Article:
This article was originally published in The Notebook. In August 2020, The Notebook became Chalkbeat Philadelphia.
by Aaron Moselle for NewsWorks
A new grassroots group wants to transform Germantown High School’s shuttered building into a cutting-edge vocational technical school.
On Tuesday night, more than a dozen community stakeholders met to discuss the future of the hulking property, one of 24 schools that closed in June as part of the Philadelphia School District’s facilities master plan.
A focus on education
By the end of a nearly two-hour discussion, held inside the Germantown office of State Rep. Stephen Kinsey, everyone agreed that the school should remain a site for education. The high demand for vo-tech training, they reasoned, would likely draw residents from Germantown and beyond.
"They need a job now when they get out of high school," said the Rev. Chester Williams, president of the Chew and Belfield Neighbors Club.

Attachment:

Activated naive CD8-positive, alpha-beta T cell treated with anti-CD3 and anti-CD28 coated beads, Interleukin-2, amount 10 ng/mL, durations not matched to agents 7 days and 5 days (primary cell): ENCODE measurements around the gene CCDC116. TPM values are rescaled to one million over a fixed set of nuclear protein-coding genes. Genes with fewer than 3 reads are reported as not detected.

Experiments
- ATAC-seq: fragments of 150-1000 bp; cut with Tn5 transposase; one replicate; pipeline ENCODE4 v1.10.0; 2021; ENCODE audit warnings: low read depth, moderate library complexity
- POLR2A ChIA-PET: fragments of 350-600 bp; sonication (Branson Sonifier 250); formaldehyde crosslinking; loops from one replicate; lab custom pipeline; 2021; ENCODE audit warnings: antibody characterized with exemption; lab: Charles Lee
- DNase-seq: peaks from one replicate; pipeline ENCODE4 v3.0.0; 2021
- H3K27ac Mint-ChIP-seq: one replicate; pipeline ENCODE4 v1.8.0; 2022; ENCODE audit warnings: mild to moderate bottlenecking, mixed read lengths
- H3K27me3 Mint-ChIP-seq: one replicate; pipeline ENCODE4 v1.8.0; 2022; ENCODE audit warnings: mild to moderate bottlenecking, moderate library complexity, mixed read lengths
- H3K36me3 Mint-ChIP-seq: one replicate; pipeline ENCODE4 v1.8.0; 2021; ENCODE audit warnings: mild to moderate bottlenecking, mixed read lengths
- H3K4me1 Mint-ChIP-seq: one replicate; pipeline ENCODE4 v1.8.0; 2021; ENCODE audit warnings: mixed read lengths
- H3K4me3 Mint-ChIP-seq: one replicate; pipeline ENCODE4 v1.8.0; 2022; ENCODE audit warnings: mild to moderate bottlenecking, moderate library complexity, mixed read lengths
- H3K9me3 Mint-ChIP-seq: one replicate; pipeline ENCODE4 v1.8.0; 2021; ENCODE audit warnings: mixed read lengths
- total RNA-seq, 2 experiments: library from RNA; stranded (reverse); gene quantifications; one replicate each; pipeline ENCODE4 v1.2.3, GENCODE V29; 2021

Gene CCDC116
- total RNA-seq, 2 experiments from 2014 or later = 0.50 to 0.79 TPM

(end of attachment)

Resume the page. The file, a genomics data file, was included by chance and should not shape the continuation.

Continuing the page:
The task force may work toward building a new charter school or attracting an outside entity or entities, such as the city’s building trade unions, to set up shop. No matter what, some alumni in the room felt strongly that Germantown High School should be incorporated into the name of the new endeavor.
Pursuing a charter could be an uphill battle. Due to the District’s budget crisis, new charter school applications are not being accepted.
Julie Stapleton-Carroll, who is spearheading the task force, doesn’t think that would be a deal-breaker.